Children's Festival 2009
Some ladies in my support group invited me to join them at the park for a children's festival last weekend. The outing itself was a mixed bag in terms of success. I was in an unusually emotional state, and constantly having to corral my hyperactive child who seemed completely unable to follow instructions at times quickly took a toll on me. While I definitely enjoyed the company of my very understanding friends and the activities we managed to do with the help of the wonderful volunteers, I still burst into a big, ugly cry when I got home. Maybe it was because it was such a big deal to do something like this on my own. Maybe I was simply overheated, sweaty, and tired. Perhaps feeling everything for once in front of God and everyone was just a really intense experience. I was frightened because I could just barely physically handle my child and keep my frustration in check. I had just enough strength to get through it, but in the end, I just had nothing left.
What took me by surprise was that being on an outing in the presence of these particular mothers seemed to substantially thin the layer of numbness I normally protect myself with, so my defenses weren't as effective as they usually are. At times it was like having open heart surgery without the benefit of an anesthetic. While it was wonderful to feel the ups and downs of being out, the thought of feeling so vulnerable frightened me as our little group made our way from booth to booth. One of my new friends seemed to read my mind and reminded me to tell her if there was anything I needed as we made our way through the celebration. Erik and I were invited to share some crepes the size of Nebraska with my other friend. Her daughter, who is largely nonverbal, looked into her eyes and very clearly expressed her feelings about Erik, followed by one of her brightest smiles. And the feeling was obviously mutual. Erik looked thrilled and laughed that hearty, open-mouthed laugh of his. Pure joy. Being in the presence of two very lovely ladies is a dream come true for my son.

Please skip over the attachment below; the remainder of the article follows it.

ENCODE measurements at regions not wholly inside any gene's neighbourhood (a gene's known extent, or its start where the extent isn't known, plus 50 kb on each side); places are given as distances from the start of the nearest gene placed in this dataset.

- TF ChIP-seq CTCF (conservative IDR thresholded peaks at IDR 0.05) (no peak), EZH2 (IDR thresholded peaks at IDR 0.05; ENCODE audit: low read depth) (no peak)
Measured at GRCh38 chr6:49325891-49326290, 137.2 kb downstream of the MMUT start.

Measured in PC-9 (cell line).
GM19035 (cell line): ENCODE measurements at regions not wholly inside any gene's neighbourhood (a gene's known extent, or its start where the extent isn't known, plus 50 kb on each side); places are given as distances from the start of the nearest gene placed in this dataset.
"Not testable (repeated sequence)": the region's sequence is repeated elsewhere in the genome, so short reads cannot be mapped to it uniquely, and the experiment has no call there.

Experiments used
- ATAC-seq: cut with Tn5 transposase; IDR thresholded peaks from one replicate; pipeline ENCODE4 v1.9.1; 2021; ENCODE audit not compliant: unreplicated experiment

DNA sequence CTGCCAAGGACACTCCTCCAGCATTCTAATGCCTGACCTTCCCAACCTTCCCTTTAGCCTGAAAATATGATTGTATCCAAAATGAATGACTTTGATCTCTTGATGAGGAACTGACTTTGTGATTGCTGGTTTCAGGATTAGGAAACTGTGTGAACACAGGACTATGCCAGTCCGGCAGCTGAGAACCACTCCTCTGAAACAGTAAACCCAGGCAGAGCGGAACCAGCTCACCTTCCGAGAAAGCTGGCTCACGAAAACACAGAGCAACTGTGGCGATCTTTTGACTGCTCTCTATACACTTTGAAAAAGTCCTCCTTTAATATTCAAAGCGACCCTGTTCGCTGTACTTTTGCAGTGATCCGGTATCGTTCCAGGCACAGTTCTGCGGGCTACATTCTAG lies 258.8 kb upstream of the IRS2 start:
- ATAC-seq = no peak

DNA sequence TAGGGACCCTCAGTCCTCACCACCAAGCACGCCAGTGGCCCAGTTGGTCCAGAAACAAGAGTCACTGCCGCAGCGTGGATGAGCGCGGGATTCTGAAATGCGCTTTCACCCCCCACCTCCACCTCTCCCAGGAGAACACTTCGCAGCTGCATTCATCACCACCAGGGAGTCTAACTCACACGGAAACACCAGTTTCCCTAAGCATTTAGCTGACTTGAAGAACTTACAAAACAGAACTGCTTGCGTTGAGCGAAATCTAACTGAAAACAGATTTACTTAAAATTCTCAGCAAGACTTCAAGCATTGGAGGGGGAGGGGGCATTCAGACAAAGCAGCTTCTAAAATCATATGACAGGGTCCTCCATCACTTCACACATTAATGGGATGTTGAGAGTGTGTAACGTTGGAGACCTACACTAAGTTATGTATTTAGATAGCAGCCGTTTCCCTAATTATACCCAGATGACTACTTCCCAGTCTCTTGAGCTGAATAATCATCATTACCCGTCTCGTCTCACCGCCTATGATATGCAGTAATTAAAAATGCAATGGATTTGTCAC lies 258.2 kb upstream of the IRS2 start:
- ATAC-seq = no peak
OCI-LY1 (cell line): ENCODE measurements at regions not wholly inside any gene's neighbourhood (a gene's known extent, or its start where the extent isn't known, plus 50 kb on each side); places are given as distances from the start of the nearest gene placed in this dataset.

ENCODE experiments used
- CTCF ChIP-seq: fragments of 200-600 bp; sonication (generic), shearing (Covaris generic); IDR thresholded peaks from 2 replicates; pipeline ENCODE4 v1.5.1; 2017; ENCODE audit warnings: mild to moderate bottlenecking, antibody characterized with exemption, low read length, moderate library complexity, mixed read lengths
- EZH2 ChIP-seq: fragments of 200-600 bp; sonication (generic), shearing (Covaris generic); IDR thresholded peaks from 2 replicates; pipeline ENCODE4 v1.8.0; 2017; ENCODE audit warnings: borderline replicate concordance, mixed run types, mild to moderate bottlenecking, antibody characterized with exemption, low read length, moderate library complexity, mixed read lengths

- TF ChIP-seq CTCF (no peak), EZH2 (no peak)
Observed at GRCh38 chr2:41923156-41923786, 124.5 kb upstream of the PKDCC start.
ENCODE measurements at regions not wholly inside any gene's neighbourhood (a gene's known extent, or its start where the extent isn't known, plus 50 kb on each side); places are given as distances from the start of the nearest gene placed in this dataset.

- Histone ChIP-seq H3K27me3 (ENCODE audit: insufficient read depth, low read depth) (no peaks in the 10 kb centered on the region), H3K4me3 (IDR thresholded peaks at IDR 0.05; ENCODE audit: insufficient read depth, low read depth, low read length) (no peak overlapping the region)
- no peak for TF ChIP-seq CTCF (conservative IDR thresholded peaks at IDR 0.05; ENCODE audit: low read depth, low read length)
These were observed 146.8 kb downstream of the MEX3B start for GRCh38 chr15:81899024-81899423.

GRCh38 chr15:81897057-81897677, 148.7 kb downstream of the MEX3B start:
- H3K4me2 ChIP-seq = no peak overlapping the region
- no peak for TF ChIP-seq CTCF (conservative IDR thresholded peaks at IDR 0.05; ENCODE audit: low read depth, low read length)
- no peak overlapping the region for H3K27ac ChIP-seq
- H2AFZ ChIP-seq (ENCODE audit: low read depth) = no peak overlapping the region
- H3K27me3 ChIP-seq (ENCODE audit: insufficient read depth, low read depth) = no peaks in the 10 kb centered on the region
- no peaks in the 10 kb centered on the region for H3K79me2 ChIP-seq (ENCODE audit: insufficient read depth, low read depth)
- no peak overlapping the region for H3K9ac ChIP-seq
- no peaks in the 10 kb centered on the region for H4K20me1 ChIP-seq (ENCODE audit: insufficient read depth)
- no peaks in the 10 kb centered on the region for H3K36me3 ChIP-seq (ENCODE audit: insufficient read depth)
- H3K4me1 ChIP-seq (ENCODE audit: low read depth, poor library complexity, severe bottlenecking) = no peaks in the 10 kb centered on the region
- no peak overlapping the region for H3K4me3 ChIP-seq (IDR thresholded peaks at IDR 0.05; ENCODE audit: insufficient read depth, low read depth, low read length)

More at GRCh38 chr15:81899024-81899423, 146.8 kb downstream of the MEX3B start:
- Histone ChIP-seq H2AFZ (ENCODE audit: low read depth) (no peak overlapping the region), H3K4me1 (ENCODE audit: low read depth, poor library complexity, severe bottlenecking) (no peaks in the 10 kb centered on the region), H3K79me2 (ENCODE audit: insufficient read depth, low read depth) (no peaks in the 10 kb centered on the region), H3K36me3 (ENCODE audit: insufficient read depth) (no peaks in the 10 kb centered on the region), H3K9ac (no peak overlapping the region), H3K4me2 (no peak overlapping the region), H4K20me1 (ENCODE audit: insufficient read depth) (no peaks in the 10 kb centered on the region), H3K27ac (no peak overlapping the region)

Erik discovered that many of the booths were trailers, which meant they had wheels affixed to them. The couple working inside the snowcone booth stared as Erik caressed their tires for an extended period of time while I stood nearby and very unsuccessfully attempted to look casual. The silence was deafening, and I didn't really know what to say, so I cracked jokes about inspecting things to ensure that vehicle met safety standards. They laughed. After their initial skepticism about us seemed to wane, they allowed Erik to walk behind the thing where they were storing supplies to check out the back tires. I concluded that keeping Erik still and out of people's way was a completely lost cause. I shrugged, laughed, and made small talk with them until Erik began mumbling about lugnuts and moved on to the next booth with wheels. By now, we were looking more than a little strange. Mr. Snowcone stepped out of his cart during a lull in business and stood next to me, watching Erik press his lips to each wheel. He asked me with complete sincerity how long it took us to cross a parking lot.
From there, I laughed myself sick when we crammed ourselves on a rickshaw-type bicycle contraption for a ride around the park. One of my friends volunteered to run along the side of the thing and snap photos, and my face soon ached from smiling. She sprinted after us, waving and cheering, fueled by her wonderful enthusiasm, which was enhanced by the consumption of a little cotton candy. We eventually gained speed and left her behind, but she popped out from behind a tree like a paparazzo on our way back towards the festival.
Erik began to exhibit signs of an impending meltdown soon after our ride, as he was oversaturated with stimulation, and I carried him a short distance out of the crowd as he began throwing a fit. He quickly shook his head from side to side and began to cry. My arms were full of promotional items and prizes, including a rather large stuffed rabbit, but I made it back to the Jeep without losing much. Erik was furious at me but calmed down during our ride home and admitted he had a great time.
In the end, being included in something like this is pretty awesome. Feeling unsure about yourself as a parent and being scrutinized by the outside world, not knowing how to react to the queries of strangers, is so much more bearable when friends who know what you are going through are at your side. I suppose that holds true no matter who your kid is or how many genes he happens to have.